2. Dan Ogrodowski4 years ago

      Bob, I am a victim and sometimes survivor of repeated rape by a priest. Now I am a creditor in the Milwaukee Archdiocese 3 year bankruptcy proceeding or as Cardinal Dolan put it a legal claim or liability, It speaks volumes when Dolan chose to protect assets instead of children and victims. I am trying to learn all that I can about why some people are hero’s that reach out to us with love to aid us on our individual path toward healing. I have reached out to Tom Doyle, and Jim Connell they are very helpful to me and to others and truly represent courage, and hope. I have read quite a bit about you and you are on my “hero to reach out to list” I am impressed by your relentless pursuit of truth and fairness, keeping your tenacity after all of the attempts to silence you. I thank you from the bottom of my heart.
      What I cannot understand is why is there Rev. James Connell,Fr. Howard Haase ,Fr. Charlie Wester as the three lone hero’s that stand up against the actions of Archbishop Listecki who asks all victims to come forward for healing and resolution then objects to every single persons case. All but 3 Milwaukee clergy and most fellow Catholic’s remain silent to their archbishop’s display of such obvious duplicity and injustice. The archbishop had to know that his actions would cause more unnecessary pain and isolation to victims/survivors of horrid acts of rape and molestation by clergy.
      To make it worse many clergy and the leadership seem to have a venom and disdain for us. Many of the fellow Catholics say so many hurtful things about us as evidenced by the online comment section of the local newspaper when a article about the bankruptcy is posted.
      If there is any information available about why most don’t care and some dislike victims/survivors of clergy rape and molestation?
      Bob thank you for all that you do to help people like me and to protect children.

      1. John Thompson3 years ago

        Fr. Charlie,

        I was abused by parents, other family members and people outside my family including nuns and priests. For about 10 years I have co-facilitated a support group for adult survivors of child abuse in NYC. I have met and corresponded with hundreds of survivors. People who are abusers were abused themselves. I have never seen or read anything that makes mention of any studies on who some abused children grow up to abuse and some abused children somehow find the courage to face their abuse and work on recovering from it. The abused children who go on to become abusers cannot even admit they were abused. This is the thing about child abusers: They will not admit they were abused and deny they are abusing. Years ago this used to be called a ‘problem of attachment’. But I don’t believe this. I think people who become abusers are so terrified of what happened to them they repress it. But the urge to tell ‘one’s story’ is so strong that they tell it by doing what was done to them to their own or others’ children. My mother sexually assaulted all her children when we turned the age she was when it was done to her and repeated the attacks the same number of times.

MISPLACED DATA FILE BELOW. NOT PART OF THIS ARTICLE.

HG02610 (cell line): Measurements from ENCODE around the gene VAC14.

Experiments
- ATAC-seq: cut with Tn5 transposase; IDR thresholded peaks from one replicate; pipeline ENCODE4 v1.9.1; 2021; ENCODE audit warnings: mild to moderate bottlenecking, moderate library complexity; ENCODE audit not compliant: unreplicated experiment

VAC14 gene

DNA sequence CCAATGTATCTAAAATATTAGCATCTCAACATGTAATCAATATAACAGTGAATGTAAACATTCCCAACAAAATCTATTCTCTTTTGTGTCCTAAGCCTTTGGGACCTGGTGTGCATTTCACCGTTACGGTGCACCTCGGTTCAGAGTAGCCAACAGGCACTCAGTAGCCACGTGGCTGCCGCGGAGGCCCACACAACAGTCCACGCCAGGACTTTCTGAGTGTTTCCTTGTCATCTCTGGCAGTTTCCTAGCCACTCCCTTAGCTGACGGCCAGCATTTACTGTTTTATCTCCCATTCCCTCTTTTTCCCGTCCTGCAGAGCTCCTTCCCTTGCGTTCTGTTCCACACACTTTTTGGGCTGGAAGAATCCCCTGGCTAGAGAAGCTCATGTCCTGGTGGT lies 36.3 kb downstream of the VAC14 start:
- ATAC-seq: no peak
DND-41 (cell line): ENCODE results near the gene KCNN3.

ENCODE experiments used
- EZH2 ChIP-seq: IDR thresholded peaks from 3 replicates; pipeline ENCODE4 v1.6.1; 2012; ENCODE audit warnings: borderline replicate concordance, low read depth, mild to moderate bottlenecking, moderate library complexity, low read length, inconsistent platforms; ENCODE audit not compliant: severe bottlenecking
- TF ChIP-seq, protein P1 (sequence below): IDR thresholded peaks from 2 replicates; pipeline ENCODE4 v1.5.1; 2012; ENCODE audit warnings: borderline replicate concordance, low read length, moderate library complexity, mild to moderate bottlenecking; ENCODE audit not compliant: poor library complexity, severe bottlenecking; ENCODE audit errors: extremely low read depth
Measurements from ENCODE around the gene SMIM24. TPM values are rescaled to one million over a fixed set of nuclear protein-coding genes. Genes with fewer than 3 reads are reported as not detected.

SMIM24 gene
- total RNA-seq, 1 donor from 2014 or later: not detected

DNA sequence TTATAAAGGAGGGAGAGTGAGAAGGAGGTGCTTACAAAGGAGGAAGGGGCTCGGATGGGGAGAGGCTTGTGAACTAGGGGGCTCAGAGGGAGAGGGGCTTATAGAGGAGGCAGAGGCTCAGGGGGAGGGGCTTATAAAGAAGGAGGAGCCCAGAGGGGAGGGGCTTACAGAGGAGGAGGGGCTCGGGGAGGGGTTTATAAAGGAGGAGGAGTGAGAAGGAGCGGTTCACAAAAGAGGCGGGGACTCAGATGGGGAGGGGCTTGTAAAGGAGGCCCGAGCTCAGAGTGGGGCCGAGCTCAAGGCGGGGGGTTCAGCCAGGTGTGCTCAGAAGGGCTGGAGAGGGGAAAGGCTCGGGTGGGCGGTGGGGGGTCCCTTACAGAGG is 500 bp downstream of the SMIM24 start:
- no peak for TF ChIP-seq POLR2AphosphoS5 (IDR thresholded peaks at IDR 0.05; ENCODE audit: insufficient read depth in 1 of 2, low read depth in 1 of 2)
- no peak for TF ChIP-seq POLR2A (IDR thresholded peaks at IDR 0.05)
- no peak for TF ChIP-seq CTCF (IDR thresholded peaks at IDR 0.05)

4. Ed Wilson4 years ago

    Appointing a commission with real clout would be a good thing if it is broadly representive of Catholics and not just bishops and high level clergy. However we should not have to wait for a commission to be formed and do a study before those bishops who are known to have mishandled this crisis are removed. This should have happened a while ago and needs to happen now, not after a commission has studied and debated.

  5. Dr. Michael Irving4 years ago

    As a survivor of child abuse and a clinician working with survivors I feel strongly that it is admirable that 70% of U.S. Catholics said that addressing the abuse scandal should be “a top priority” for Pope Francis in his new leadership role in the Catholic Church– more than any other potential priority they say. The Church is one of the most important parts of our live and has always been a place that provides us solace and healing. To discover that children have been so tragically harmed in our most sacred of Institutions leaves us feeling hopeless and at a loss for finding a response of equal measure. The Child Abuse Monument has allowed many of us to have a collective place of acknowledgement, validation and letting go.